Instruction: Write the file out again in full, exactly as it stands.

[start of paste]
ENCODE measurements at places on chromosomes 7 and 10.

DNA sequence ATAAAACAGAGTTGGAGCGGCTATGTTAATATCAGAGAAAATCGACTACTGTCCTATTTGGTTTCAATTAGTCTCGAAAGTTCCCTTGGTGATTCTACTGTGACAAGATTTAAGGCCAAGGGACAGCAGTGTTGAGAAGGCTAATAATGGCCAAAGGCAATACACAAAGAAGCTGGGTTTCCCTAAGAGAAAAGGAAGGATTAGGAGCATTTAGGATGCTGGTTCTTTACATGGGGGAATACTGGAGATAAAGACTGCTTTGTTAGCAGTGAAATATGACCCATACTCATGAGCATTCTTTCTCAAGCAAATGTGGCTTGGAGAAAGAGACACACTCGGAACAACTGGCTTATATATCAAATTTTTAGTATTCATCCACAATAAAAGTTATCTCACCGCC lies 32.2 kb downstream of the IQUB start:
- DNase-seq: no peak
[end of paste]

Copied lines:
ENCODE measurements at places on chromosomes 7 and 10.

DNA sequence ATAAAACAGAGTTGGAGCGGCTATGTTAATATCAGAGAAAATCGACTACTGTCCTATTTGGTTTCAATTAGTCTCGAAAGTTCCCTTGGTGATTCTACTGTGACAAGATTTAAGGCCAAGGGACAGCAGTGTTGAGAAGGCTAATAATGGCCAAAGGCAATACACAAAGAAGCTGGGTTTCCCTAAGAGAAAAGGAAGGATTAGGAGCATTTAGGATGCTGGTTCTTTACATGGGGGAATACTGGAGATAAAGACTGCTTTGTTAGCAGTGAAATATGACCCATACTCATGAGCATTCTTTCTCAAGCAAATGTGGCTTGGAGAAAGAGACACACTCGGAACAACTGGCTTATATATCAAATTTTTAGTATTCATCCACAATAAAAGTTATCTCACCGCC lies 32.2 kb downstream of the IQUB start:
- DNase-seq: no peak